Sufganiyot - aka Donut Fail To Try This Recipe
Have you totally stuffed yourself on my latke recipe from earlier this week and do you now find yourself absolutely addicted to fried Jewish foods and desperate for a new fix? Well fear not, for I am here to sate your thirst. Today's offering: Sufganiyot, or for the uninitiated: donuts. This is another Chanukah food which is why it's gloriously fried.
Donuts are a miracle of their own. Honestly, if the Macabees had found enough donuts to last eight days, rather than enough menorah oil, Chanukah would be a much bigger deal than it is today. Donuts are that good and I am apparently that sacrilegious. Unfortunately, they didn't find donuts but very fortunately, we still celebrate the holiday by eating donuts. And even more fortunately than that, this is a recipe you can make again and again all year long because donuts taste good on all 365 days of the year.
But as good as donuts are, they are also very intimidating. Frying things in oil, in general, is a stressful concept to those that have never done it before. Fear not, for I will walk you through this ordeal and you can end up on the other side happier, because you are full of donuts, and less intimidated, because you realize frying isn't so bad.
So what are the keys to frying safely?
1) Own a deep fryer and then you don't really have to worry about anything else. Other than of course, operating your deep fryer correctly.
if you don't have one though, these are the other keys
2) Have a candy/oil thermometer so that you know what temperature your oil is rather than guessing. Under heated oil will ruin your food and make it a soggy disaster. Over heated oil will also ruin your food and can lead to burns, smokey kitchens and more. If you don't have a thermometer and don't want to get one, trust me - I get it. I'm on a budget and I try to only own essential kitchen items. What you can do instead is just put a small amount of whatever your frying into the oil to see if it's cooking properly and then adjust temperature based on that test fry.
3) Reliable heat source - meaning a stove top that heats consistently so you don't worry that your oil will go from hot to cold back to hot at a moments notice.
4) Choose the right oil to fry in. What you want is something that has a high smoke point (the temperature at which the oil burns and starts to smoke, making your kitchen air smokey and unsafe and improperly cooking your food. You also want an oil that imparts a neutral flavor. So olive oil, strong flavor and low smoke point, is a definite no-no for frying. Peanut, sunflower & vegetable oil are good ones to try out. You can of course break the flavor-free oil rule and fry with something like chicken schmaltz if you're actually trying to impart a flavor. People like to do this with latkes, for example.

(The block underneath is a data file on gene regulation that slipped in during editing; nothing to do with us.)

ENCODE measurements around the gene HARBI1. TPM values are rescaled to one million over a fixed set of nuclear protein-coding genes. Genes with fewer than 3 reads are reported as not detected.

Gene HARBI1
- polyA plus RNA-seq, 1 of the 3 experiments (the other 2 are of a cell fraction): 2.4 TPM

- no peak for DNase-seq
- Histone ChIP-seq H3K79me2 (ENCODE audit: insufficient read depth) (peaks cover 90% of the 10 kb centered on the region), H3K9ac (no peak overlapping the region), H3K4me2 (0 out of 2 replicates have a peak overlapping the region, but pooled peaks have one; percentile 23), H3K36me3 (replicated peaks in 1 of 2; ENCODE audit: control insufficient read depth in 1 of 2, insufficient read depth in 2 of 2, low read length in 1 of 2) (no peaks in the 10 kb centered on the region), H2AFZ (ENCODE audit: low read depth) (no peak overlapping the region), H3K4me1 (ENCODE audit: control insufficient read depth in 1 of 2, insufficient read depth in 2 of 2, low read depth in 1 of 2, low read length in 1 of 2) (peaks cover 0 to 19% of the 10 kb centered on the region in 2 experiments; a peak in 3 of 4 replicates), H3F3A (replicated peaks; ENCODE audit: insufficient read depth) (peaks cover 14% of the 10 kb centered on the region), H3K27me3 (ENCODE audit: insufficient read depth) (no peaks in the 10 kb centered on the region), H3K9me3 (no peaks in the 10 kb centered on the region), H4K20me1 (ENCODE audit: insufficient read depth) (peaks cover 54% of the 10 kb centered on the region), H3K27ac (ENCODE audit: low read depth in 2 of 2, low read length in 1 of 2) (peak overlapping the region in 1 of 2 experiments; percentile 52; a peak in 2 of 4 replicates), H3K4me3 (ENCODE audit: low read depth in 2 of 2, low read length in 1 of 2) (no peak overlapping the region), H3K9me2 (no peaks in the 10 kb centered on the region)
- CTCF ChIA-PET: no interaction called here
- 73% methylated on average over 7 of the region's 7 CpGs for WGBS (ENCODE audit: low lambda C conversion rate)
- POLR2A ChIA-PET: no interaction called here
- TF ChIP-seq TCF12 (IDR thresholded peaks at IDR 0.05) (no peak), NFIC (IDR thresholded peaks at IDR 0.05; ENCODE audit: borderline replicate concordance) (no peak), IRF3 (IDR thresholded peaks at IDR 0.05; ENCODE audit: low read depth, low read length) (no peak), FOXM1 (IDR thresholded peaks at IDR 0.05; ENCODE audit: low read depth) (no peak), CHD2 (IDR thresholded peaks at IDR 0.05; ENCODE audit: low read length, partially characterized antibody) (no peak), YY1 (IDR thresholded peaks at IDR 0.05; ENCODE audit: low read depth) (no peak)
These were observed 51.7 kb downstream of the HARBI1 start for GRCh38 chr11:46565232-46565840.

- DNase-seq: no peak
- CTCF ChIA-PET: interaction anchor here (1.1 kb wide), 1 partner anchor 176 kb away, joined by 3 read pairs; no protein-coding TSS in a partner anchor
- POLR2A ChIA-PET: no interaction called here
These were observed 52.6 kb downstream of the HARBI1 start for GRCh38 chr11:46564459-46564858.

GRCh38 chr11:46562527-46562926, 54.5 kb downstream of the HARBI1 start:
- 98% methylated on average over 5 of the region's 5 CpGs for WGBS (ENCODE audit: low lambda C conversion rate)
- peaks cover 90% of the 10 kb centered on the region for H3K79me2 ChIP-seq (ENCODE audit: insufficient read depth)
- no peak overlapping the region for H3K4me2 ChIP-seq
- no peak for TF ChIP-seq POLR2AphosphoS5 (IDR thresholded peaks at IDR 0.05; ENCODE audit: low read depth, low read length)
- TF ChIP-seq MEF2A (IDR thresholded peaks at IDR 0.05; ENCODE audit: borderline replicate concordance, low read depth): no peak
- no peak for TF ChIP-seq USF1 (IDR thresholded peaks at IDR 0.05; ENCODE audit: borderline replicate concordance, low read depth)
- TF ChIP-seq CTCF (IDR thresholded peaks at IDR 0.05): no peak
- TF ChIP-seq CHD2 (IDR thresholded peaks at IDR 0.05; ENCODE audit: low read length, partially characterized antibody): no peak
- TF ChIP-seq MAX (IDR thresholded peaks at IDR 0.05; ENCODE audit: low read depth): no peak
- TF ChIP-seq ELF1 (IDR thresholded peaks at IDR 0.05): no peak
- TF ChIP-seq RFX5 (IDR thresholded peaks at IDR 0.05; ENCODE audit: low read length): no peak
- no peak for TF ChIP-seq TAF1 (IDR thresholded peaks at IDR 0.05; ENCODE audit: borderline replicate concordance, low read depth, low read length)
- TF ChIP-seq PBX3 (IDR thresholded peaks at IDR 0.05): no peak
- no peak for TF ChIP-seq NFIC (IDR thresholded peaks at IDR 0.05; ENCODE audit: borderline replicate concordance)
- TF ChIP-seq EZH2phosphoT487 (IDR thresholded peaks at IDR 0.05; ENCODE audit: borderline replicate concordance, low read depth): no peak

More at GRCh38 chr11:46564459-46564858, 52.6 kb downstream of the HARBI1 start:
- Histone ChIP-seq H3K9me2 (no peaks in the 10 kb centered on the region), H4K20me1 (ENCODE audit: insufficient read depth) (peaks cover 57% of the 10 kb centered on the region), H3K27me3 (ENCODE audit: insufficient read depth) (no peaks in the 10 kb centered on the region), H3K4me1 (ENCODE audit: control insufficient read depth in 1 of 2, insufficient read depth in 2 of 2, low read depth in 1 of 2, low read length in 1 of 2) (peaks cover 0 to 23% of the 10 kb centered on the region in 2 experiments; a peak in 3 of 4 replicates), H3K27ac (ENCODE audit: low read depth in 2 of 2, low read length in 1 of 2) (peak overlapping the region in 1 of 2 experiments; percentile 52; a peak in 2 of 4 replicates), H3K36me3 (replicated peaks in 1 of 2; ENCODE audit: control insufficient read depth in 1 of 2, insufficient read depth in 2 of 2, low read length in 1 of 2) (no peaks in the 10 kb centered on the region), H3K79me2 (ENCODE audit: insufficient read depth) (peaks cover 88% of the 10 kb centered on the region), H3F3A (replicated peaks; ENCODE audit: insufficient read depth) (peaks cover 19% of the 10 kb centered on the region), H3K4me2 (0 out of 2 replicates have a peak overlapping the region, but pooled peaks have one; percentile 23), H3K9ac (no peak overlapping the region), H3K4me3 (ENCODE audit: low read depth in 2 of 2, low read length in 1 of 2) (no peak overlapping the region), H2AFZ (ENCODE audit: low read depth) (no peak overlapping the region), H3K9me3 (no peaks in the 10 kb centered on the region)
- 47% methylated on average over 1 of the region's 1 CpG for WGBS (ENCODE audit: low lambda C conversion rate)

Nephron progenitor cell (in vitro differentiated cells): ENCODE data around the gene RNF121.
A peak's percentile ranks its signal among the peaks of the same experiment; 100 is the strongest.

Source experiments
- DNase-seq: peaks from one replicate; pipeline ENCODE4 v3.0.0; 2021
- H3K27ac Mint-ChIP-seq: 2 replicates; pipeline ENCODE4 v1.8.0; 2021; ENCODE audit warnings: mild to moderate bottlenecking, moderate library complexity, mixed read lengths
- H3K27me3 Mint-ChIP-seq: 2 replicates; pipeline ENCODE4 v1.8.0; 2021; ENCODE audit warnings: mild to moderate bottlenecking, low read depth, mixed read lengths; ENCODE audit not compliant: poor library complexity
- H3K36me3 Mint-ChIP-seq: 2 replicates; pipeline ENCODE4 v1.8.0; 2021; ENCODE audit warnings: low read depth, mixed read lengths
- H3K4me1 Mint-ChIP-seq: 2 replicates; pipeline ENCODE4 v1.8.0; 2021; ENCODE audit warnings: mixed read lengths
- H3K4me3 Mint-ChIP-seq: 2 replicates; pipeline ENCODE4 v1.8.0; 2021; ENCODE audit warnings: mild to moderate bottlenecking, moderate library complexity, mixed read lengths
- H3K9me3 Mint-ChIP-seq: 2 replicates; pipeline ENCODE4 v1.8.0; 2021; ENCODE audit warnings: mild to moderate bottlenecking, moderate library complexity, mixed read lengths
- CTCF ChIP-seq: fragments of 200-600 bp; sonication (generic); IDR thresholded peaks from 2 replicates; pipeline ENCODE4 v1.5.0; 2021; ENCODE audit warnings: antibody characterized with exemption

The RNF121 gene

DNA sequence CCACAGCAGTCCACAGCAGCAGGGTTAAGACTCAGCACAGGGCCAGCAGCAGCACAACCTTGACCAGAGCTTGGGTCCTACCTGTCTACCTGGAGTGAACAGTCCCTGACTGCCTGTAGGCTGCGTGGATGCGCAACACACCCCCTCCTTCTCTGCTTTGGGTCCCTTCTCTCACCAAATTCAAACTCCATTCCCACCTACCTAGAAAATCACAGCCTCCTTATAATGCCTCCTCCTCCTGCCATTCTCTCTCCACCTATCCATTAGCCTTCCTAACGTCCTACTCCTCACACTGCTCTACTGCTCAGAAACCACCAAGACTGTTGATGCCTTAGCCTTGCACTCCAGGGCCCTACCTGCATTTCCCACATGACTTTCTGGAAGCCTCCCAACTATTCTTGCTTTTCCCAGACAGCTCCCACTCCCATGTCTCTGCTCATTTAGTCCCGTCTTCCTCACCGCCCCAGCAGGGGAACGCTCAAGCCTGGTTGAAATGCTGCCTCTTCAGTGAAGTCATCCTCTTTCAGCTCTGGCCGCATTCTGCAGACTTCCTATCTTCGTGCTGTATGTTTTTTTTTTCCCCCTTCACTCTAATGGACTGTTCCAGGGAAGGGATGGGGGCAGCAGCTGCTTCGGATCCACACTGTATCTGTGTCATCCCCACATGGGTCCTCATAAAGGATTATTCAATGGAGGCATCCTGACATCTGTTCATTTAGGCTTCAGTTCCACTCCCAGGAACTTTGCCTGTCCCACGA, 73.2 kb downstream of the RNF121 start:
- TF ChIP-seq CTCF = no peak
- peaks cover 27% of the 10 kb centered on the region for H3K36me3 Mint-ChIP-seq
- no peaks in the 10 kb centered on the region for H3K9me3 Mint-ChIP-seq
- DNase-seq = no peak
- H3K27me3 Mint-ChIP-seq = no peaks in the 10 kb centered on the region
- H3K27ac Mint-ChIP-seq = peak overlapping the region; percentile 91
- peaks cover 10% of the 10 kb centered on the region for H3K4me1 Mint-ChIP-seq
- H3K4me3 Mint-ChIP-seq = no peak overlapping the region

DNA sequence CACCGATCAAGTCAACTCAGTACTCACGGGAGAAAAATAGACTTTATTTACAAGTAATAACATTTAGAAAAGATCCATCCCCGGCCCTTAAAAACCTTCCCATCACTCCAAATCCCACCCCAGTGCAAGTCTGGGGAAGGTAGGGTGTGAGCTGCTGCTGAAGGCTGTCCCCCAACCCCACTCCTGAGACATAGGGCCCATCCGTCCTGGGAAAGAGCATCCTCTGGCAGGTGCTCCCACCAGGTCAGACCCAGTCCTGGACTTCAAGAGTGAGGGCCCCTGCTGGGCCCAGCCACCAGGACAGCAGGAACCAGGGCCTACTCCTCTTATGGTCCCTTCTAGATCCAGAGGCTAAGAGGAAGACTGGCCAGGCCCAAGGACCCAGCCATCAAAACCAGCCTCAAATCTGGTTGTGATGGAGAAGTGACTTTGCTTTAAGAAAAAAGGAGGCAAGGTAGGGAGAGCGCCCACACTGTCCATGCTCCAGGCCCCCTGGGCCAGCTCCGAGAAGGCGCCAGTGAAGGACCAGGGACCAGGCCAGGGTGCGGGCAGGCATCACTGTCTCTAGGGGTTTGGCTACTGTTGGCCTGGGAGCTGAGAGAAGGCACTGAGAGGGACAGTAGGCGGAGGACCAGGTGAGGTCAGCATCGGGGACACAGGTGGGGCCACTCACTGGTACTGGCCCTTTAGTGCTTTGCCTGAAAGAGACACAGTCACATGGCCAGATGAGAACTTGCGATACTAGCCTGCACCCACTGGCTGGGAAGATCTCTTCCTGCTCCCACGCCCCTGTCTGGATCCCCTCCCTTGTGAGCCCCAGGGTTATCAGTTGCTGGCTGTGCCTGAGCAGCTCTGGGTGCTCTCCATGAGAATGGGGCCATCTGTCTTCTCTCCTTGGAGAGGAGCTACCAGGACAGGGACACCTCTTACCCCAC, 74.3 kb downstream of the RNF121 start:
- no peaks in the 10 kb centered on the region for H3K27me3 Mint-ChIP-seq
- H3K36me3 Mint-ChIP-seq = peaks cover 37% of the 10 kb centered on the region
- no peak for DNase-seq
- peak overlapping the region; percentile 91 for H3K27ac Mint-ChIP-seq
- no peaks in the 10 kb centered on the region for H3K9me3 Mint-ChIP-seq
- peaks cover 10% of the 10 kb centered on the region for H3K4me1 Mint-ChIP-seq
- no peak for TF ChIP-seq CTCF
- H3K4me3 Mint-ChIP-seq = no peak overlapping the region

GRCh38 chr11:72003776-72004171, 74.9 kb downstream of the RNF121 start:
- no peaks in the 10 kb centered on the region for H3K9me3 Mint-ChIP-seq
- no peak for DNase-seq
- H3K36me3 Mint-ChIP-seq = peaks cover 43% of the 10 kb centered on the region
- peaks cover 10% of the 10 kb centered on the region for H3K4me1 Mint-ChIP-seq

5) A proper pan that's safe to fry in. I recommend cast-iron pants as stainless steel and related pans tend to be harder to wash after your done frying and cast iron does a really good job of managing the temperature. It's safest to use a pan with tall sides so that the sides of the pot rise at least a few inches above the top of the oil. This will reduce the risk of oil splashing and burning you or making your stove top gross.
6) Paper towels - you gotta make sure food is dry before you put it in the oil. If it has any water on it whatsoever, the water will immediately boil when it touches the oil and it will cause the oil to splutter and can burn you. You should also have paper towels or a drying rack on hand for your fried food so that as soon as you take it out of the oil, you can let it drip dry or dry on a paper towel so it doesn't get soggy.
7) The right tools for the job. Ideally this would be tongs and a frying spoon. If you don't have a frying spoon, I find that a slotted spatula or a slotted spoon works pretty well too. You'll reduce the risk of getting burned if you use the right tools and you'll also reduce the risk of burning your food if you have tools that can grab it out of the oil quickly.
8) No distractions. Frying is a fast business, don't try to multi-task while you fry. Things can overcook quickly if you're not watching them.
OK! So with that all said, let's make some dang donuts already!
1/2 cup room temperature milk
2 tsp yeast
1/4 cup (scant) sugar
2 egg yolks
1/4 cup (scant) greek yogurt
1/2 tsp salt
1/2 tsp vanilla extract
3 1/3 cups all purpose flour
seedless raspberry jam and/or (always go for the and!) Chocolate Pastry Cream recipe below